Adapted from: Pennsylvania DEP (1998). Working With Nature - New Wastewater Technologies for Pennsylvania - Onlot and Small Flow Systems.
Most biological recycling of organic nutrients occurs in the upper layers of the soil, called the "bio-active zone." Typical wastewater systems, such as septic systems and leach fields, are placed below the bio-active zone allowing little nutrient recycling to take place. A constructed wetland allows the nutrients in wastewater effluent to be beneficially used by aquatic plants and microorganisms.
compared to open surface wetlands and are more commonly used for individual households. By keeping the water below the surface of the gravel medium, there is less chance of odors escaping, less human contact, less chance of mosquito breeding, and faster "treatment" of the water due to more of the water being exposed to the microbially populated gravel surfaces and plant roots. The subsurface water is also less inclined to freeze during cold weather.
Constructed wetlands generally consist of one or more lined beds, or cells. The gravel media in the cells should be as uniform in size as possible and should consist of small to medium size gravel or stone, from one foot to three feet in depth. A layer of sand may be used either at the top or the bottom of a gravel medium, or a layer of mulch and topsoil may be applied over the top of the gravel. In some cases, gravel alone will be used with no sand, mulch or topsoil. The sides of the wetlands are bermed to prevent rainwater from flowing into them, and the bottom may be slightly sloped to aid in the flow of graywater through the system. A constructed wetland for a household, once established, requires some maintenance, mainly the annual harvesting of the plants, which can be composted.
In any case, the roots of aquatic plants will spread through the gravel as the plants grow. The most common species of plants used in the wetlands are the cattails, bulrushes, sedges and reeds. Graywater is filtered through the gravel, thereby keeping the growing environment wet, and bits of organic material from the graywater become trapped in the filtering medium. Typical retention times for graywa-ter in a subsurface flow wetland system range from two to six days. During this time, the organic material is broken down and utilized by microorganisms living in the medium and on the roots of the plants. A wide range of organic materials can also be taken up directly by the plants themselves.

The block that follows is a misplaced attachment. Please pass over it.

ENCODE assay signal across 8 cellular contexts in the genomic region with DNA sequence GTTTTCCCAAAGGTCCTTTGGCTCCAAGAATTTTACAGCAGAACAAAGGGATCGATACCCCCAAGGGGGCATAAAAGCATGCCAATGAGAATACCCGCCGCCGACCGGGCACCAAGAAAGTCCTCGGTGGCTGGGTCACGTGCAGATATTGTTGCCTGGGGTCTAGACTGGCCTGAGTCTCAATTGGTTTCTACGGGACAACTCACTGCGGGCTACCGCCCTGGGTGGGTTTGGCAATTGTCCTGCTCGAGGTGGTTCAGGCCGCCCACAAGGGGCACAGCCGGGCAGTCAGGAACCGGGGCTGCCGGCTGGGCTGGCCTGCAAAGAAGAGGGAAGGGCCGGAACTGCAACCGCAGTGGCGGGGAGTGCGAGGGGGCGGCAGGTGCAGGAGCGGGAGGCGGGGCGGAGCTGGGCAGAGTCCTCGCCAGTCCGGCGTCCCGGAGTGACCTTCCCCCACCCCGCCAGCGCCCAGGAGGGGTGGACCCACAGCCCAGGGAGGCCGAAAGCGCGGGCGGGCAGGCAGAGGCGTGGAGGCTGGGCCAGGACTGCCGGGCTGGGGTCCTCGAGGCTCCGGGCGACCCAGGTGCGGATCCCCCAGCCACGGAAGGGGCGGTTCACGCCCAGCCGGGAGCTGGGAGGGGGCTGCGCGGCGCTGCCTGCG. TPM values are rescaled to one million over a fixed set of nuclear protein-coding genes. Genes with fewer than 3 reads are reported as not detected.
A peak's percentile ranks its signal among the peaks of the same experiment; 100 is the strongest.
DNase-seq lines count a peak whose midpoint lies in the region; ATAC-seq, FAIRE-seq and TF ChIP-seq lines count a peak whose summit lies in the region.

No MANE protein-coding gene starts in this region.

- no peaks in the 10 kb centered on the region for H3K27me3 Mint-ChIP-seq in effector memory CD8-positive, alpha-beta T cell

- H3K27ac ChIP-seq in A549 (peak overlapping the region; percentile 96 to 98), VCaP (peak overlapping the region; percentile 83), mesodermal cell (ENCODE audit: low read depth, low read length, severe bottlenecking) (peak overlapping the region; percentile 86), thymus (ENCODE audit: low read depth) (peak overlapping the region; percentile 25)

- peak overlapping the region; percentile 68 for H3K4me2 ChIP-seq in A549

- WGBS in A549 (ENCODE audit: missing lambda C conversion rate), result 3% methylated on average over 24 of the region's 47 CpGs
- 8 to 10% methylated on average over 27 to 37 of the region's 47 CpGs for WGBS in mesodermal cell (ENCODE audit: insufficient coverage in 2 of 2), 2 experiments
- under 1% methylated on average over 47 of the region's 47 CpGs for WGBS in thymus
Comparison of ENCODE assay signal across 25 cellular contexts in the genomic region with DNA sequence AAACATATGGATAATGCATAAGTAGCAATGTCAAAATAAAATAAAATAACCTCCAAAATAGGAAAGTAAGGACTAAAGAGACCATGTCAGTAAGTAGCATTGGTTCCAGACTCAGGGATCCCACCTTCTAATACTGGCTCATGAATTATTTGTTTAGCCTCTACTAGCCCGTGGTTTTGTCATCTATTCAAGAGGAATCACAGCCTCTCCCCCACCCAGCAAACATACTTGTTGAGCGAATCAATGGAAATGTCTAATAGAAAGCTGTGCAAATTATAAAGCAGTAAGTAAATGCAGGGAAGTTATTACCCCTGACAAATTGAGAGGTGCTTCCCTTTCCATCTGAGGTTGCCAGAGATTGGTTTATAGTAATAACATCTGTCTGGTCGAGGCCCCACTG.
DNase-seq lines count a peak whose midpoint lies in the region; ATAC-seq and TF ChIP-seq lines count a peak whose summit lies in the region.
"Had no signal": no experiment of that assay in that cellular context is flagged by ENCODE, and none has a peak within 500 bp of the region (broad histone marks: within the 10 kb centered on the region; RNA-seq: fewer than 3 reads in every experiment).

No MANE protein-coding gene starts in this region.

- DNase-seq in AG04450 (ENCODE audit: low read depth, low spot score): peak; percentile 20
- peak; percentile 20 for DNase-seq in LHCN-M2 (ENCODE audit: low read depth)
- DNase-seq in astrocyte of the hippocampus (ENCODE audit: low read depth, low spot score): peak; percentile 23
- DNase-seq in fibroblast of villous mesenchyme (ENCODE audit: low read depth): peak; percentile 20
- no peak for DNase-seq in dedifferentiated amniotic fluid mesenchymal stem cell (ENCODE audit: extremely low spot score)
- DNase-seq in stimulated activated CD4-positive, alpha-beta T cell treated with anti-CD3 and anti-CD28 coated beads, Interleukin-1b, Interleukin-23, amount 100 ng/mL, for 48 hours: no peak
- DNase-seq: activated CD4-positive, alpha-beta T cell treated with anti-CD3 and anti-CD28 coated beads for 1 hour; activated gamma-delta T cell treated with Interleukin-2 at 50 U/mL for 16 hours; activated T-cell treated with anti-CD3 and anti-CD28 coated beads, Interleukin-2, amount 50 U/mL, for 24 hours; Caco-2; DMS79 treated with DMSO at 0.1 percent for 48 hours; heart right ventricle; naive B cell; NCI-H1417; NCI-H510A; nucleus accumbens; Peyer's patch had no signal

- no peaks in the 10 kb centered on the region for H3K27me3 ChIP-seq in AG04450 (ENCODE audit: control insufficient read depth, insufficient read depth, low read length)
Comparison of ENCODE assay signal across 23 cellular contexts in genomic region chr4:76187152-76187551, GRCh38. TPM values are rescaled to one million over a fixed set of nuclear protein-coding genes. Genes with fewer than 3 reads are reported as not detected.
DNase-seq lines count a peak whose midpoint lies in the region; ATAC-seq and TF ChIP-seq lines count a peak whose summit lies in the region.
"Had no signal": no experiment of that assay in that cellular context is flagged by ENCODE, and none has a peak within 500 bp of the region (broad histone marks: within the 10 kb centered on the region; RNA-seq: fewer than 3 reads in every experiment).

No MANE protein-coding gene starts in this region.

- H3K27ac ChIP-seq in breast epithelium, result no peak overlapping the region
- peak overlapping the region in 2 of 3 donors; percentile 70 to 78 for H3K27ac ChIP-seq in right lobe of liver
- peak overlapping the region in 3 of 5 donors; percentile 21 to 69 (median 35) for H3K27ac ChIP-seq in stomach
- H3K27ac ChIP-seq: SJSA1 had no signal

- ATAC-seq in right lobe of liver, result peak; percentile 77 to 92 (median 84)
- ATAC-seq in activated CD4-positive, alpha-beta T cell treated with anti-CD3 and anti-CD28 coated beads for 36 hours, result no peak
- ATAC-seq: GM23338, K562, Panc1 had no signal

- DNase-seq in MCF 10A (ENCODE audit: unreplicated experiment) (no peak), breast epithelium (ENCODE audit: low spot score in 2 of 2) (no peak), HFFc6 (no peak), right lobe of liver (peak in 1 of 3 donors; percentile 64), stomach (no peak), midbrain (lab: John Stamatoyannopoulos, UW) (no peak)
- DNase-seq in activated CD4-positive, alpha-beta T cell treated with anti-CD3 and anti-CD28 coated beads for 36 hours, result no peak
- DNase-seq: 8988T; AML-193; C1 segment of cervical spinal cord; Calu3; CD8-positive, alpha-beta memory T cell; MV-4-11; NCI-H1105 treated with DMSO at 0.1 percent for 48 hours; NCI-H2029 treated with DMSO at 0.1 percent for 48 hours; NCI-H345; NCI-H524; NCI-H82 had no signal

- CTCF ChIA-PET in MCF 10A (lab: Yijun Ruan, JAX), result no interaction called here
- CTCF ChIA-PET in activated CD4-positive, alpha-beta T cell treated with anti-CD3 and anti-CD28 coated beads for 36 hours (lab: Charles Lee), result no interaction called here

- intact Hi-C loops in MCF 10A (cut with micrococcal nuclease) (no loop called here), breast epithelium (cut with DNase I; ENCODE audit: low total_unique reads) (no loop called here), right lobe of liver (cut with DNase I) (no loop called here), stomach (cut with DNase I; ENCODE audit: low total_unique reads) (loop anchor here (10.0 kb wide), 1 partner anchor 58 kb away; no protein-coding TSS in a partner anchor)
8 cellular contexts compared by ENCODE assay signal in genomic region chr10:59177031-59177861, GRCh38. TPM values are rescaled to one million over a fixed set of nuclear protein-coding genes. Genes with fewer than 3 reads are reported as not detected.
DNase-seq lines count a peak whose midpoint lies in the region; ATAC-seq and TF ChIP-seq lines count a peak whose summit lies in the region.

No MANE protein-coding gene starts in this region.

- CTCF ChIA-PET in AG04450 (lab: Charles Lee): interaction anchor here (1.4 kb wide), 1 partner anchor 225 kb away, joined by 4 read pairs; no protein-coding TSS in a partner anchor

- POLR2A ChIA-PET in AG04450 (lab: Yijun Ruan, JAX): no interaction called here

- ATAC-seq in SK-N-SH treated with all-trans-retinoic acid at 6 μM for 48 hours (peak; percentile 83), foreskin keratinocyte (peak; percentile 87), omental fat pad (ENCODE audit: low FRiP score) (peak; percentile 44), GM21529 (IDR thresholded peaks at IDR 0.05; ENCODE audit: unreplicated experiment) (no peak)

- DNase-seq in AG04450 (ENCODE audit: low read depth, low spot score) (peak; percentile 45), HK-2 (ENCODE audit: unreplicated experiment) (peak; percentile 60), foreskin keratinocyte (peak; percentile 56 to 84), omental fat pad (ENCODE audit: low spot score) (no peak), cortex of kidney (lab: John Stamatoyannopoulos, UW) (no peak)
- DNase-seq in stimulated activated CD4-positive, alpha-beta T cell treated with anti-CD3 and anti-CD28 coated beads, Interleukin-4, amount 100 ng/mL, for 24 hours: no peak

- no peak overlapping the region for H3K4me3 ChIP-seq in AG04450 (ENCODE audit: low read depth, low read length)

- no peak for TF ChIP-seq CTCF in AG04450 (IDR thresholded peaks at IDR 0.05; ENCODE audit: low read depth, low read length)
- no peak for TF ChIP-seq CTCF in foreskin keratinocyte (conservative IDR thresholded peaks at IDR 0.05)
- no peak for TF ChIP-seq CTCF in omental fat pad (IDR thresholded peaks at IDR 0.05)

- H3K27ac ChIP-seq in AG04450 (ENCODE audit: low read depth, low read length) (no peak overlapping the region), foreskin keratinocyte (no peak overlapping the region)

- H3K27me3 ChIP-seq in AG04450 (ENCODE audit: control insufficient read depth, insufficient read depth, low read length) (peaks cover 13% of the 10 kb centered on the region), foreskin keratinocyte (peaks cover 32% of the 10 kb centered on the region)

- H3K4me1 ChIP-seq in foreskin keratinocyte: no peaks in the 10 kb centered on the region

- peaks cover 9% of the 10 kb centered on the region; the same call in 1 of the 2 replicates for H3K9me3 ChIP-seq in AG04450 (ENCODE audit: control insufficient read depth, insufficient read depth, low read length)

Bacteria, both aerobic and anaerobic, are among the most plentiful microorganisms in wetlands and are thought to provide the majority of the wastewater treatment. Microorganisms and plants seem to work together symbiotically in constructed wetlands as the population of microorganisms is much higher in the root areas of the plants than in the gravel alone. Dissolved organic materials are taken up by the roots of the plants, while oxygen and food are supplied to the underwater microorganisms through the same root system.18
Aquatic microorganisms have been reported to metabolize a wide range of organic contaminants in wastewater, including benzene, napthalene, toluene, chlorinated aromatics, petroleum hydro carbons and pesticides. Aquatic plants can take up and sometimes metabolize water contaminants such as insecticides and benzene. The water hyacinth, for example, can remove phenols, algae, fecal col-iforms, suspended particles and heavy metals including lead, mercury, silver, nickel, cobalt and cadmium from contaminated water. In the absence of heavy metals or toxins, water hyacinths can be harvested as a high-protein livestock feed. They can also be harvested as a feedstock for methane production. Reed-based wetlands can remove a wide range of toxic organic pollutants.19 Duckweeds also remove organic and inorganic contaminants from water, especially nitrogen and phosphorous.20
When the outdoor air temperature drops below a certain point during the winter months in cold climates, wetland plants will die and microbial activity will drop off. Therefore, constructed wetlands will not provide the same level of water treatment year round. Artificial wetlands systems constitute a relatively new approach to water purification, and the effects of variables such as temperature fluctuations are not completely understood. Nevertheless, wetlands are reported to perform many treatment functions efficiently in winter. One source reports that the removal rates of many contaminants are unaffected by water temperature, adding, "The first two years of operation of a system in Norway showed a winter performance almost at the same level as the summer performance." Some techniques have been developed to insulate wetland systems during the colder months. For example, in Canada, water levels in wetlands were raised during freezing periods, then lowered after a layer of ice had formed. The cattails held the ice in place, creating an air space over the water. Snow collected on top of the ice, further insulating the water under-
It is estimated that one cubic foot of artificial wetland is required for every gallon per day of graywater produced. For an average single bedroom house, this amounts to about a 120 square foot system, one foot deep. Some constructed wetland situations may not have enough drainage water from a residence to keep the system wet enough. In this case, extra water may be added from rain water collection or other sources.
Aquatic plants used in constructed wetland systems can be divided into two general groups: microscopic and macroscopic. Most
Figure 9.7: AQUATIC PLANTS
Figure 9.7: AQUATIC PLANTS
normal water line
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